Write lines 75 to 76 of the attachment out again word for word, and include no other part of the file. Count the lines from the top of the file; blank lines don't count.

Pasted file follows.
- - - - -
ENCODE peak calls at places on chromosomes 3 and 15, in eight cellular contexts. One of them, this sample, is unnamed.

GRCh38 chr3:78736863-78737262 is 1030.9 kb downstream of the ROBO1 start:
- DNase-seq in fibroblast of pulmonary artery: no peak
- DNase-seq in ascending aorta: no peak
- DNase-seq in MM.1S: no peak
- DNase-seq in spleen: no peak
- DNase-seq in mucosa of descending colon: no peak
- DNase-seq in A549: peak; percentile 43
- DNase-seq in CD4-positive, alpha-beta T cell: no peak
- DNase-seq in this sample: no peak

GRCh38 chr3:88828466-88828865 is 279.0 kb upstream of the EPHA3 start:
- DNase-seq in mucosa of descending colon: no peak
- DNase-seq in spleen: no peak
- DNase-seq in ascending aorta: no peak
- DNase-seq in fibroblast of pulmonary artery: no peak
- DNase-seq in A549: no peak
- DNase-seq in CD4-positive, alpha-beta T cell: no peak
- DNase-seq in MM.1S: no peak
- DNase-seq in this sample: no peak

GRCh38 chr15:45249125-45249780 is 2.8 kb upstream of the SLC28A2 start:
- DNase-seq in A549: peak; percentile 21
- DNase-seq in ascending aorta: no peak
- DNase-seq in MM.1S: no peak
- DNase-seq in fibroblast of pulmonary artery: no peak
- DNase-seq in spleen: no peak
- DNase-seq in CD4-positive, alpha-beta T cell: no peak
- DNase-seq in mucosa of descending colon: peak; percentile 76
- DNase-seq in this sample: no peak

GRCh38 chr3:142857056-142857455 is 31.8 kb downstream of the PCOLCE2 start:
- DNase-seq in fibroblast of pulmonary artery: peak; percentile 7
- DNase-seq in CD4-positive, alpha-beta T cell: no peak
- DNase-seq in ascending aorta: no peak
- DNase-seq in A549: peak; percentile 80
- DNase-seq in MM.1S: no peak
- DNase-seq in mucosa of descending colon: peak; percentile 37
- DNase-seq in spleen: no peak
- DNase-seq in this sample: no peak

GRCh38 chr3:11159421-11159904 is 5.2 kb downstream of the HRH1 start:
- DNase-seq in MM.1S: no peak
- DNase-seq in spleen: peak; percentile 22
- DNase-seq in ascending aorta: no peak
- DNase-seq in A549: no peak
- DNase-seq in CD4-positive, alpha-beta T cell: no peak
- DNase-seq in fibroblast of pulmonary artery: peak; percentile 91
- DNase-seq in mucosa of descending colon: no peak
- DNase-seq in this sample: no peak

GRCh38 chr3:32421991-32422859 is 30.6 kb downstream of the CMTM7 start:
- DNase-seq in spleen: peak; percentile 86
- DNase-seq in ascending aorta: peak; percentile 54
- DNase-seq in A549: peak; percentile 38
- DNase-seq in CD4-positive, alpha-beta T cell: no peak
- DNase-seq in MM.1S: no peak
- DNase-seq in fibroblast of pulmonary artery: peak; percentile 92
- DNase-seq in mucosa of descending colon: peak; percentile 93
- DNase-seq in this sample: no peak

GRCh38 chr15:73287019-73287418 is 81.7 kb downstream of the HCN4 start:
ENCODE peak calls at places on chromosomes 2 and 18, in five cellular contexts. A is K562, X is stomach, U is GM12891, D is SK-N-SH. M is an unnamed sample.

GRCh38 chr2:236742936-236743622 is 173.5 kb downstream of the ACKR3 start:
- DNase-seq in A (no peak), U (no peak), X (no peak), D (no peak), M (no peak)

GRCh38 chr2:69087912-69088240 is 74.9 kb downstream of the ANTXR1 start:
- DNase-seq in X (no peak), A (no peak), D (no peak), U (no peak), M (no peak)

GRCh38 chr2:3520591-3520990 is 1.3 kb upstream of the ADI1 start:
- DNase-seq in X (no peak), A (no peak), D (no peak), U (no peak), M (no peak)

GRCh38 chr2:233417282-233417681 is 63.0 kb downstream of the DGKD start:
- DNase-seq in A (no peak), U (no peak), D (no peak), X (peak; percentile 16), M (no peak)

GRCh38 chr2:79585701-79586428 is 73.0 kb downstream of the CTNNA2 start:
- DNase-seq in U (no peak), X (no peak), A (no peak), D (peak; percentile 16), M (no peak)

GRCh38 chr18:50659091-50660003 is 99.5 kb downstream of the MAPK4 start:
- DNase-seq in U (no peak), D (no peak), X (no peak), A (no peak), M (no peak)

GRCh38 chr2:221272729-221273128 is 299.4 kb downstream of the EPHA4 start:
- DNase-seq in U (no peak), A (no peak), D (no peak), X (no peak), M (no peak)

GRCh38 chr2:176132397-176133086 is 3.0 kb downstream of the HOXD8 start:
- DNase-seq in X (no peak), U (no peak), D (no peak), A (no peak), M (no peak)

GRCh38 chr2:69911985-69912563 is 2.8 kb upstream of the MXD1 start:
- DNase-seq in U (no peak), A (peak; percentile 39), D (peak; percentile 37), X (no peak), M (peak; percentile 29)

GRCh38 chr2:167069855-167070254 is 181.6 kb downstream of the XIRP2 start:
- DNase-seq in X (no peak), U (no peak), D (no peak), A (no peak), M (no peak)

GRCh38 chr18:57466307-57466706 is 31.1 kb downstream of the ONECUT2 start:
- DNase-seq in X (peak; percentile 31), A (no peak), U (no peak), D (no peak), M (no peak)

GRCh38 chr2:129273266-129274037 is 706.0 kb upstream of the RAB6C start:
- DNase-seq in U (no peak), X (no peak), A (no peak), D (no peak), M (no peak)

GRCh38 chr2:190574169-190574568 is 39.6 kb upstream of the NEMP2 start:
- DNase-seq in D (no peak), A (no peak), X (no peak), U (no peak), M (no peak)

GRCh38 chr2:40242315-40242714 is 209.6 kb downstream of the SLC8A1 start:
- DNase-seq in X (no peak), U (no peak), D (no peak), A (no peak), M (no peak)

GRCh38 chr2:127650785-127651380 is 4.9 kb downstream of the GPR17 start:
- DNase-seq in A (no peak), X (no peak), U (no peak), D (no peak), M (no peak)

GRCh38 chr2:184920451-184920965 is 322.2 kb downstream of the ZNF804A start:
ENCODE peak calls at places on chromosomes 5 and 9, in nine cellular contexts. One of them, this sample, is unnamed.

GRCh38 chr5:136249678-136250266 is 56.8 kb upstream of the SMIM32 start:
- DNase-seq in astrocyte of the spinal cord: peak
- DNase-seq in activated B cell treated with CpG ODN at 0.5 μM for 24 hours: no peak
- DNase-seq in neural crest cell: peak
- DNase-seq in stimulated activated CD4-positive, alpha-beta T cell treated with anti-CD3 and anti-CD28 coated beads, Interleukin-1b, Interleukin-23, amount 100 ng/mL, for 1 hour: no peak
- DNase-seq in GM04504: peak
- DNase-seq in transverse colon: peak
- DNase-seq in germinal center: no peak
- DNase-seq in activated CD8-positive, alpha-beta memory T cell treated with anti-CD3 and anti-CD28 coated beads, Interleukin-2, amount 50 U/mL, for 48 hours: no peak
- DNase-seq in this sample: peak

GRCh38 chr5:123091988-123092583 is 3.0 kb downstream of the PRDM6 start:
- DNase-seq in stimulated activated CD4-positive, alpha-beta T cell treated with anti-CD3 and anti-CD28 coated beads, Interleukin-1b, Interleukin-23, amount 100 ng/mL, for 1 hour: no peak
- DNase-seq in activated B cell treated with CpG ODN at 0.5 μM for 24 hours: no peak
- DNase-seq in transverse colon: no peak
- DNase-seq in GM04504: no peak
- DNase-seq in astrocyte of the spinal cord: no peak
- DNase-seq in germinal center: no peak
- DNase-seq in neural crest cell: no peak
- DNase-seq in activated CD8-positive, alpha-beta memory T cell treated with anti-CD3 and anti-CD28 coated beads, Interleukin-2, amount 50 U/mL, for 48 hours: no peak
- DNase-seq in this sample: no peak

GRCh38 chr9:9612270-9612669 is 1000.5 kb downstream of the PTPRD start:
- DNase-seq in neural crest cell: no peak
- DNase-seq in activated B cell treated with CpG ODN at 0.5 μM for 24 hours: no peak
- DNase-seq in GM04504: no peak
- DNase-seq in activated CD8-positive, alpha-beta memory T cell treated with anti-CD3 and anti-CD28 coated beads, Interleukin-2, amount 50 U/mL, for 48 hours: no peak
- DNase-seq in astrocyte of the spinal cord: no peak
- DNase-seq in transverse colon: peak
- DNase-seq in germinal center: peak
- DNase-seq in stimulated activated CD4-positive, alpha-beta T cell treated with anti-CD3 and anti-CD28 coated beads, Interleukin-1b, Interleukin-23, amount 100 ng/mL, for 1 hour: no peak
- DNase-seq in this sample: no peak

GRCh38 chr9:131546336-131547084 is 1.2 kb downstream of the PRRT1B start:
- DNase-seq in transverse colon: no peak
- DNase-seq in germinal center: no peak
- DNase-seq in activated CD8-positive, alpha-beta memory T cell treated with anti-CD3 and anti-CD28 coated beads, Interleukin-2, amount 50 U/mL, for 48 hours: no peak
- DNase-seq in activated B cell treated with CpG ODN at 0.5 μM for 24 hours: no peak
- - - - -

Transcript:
- DNase-seq in U (no peak), A (peak; percentile 39), D (peak; percentile 37), X (no peak), M (peak; percentile 29)

GRCh38 chr2:167069855-167070254 is 181.6 kb downstream of the XIRP2 start: